Squeaky clean is usually boring which is one reason to avoid it. The main reason we avoid the genre is because the description is not usually accurate. Pat Robertson can suggest that Hugo Chavez be "taken care of" on TV and his fan base won't question the remark or how it fits in with the teachings of Jesus because Robertson's "squeaky clean." (Read Greg Palast's The Best Money Democracy Can Buy if you're suffering from that delusion.) They get away with a lot if they're "squeaky clean." A "religious" duo can lie (or maybe they are that stupid) and claim that Halloween and Easter are "Satan's holidays started by witches" in "the colonies" "in the 1800s" -- as two idiots did at Halloween. (The Easter egg hunt is "an old witch tradition of hiding the dead babies" the female host said/lied nodding in agreement with the male host. Not to go off into a lengthy sidebar but, if they actually believed the lies they were spewing, wouldn't the hunt be a good thing in their books -- or Book -- since it's doubtful that, having hidden the "dead babies," the "witches" would be the ones attempting to find them?) They're the so-called "good people" so everyone looks the other way when a "blue" moment or a lie or something objectionable occurs.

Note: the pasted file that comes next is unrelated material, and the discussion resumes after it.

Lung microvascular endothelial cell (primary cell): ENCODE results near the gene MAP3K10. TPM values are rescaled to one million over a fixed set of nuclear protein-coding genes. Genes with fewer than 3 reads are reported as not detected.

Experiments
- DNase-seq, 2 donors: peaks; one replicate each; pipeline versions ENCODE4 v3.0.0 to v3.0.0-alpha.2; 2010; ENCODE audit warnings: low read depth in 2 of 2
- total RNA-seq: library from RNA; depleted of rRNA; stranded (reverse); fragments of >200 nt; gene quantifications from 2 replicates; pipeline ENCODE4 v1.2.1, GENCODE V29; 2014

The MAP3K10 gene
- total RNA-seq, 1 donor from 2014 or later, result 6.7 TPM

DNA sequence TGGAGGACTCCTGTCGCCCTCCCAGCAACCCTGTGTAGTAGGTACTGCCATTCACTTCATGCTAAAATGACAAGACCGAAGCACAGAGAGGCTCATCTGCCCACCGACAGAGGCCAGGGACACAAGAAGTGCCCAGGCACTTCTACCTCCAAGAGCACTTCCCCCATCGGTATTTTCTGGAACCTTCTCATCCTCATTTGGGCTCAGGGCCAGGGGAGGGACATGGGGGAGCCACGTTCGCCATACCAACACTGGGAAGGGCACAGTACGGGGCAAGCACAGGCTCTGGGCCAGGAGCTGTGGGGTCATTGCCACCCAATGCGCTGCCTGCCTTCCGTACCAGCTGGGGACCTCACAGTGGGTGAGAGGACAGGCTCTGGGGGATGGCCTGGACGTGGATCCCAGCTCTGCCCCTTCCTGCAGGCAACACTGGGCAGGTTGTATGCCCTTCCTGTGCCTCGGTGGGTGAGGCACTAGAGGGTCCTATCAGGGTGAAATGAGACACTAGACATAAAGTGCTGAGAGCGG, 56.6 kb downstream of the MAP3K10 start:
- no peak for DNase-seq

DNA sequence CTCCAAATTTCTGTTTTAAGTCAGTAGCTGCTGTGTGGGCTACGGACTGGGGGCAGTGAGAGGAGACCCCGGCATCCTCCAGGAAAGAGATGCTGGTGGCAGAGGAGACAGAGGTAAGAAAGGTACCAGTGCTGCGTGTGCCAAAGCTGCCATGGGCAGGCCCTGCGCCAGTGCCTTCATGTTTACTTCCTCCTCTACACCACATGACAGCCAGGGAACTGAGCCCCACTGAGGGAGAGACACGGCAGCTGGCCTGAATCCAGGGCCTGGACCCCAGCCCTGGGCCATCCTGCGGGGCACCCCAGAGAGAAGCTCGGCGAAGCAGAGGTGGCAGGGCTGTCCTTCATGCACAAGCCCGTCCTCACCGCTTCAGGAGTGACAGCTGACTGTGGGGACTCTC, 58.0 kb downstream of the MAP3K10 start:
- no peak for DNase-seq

To us, that moment, that bit, pulling a Cheney on national TV summed up America's Funniest Videos. On the surface, they market "good clean fun" -- so no regular viewers spend too much time wondering how exactly the animal ended up doing the "funny." And when Bergeron goes "blue" they just cackle and thank the good Lord that no Ellen's trying to come out on this show! But the whole time they're praising the show and praising themselves for watching it, they're missing reality. Reality appears to be that the f-word got snuck in twice. Once clearly audible at a normal volume. America's Funniest F*cking Videos. F*cking fun for the whole f*cking family. Well someone told them that, told them it was good for them.